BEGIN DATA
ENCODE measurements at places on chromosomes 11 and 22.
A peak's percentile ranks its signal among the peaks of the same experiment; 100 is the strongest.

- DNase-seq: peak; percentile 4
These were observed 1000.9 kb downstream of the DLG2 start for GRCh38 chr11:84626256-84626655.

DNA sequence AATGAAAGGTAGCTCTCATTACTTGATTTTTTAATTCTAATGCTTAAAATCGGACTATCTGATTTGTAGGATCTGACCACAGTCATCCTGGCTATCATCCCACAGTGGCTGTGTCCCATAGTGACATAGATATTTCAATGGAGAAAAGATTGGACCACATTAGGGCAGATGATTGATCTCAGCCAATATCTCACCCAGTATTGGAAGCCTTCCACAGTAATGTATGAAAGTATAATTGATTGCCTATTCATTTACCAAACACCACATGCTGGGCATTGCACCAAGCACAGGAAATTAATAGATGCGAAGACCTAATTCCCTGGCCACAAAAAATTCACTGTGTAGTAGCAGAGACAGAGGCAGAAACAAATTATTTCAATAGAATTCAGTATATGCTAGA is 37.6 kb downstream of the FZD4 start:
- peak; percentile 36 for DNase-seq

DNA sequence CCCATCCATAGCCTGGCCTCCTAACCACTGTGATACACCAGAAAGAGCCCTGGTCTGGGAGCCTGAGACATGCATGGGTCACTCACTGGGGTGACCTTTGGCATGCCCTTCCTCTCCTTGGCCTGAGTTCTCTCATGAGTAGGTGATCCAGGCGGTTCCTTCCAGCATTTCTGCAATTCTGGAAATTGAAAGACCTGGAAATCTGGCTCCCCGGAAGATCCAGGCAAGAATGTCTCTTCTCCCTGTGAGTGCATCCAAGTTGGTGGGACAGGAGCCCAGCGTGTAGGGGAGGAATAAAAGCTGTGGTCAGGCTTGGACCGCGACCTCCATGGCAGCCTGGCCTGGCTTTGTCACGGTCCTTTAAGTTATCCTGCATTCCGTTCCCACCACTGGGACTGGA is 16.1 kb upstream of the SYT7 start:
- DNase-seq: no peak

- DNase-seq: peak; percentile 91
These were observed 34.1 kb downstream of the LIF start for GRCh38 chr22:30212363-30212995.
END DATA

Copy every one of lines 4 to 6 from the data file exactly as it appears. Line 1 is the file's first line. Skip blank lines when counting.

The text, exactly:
These were observed 1000.9 kb downstream of the DLG2 start for GRCh38 chr11:84626256-84626655.

DNA sequence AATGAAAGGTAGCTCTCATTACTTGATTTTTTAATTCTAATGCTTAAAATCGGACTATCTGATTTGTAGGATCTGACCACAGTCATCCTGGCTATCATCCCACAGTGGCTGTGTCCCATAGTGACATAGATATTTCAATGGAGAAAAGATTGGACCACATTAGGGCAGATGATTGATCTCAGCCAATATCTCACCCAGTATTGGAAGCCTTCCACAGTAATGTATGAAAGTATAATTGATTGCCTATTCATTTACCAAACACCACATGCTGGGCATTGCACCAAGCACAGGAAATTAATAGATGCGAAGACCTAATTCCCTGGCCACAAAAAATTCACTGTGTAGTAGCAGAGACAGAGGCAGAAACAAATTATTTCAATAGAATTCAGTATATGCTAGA is 37.6 kb downstream of the FZD4 start:
- peak; percentile 36 for DNase-seq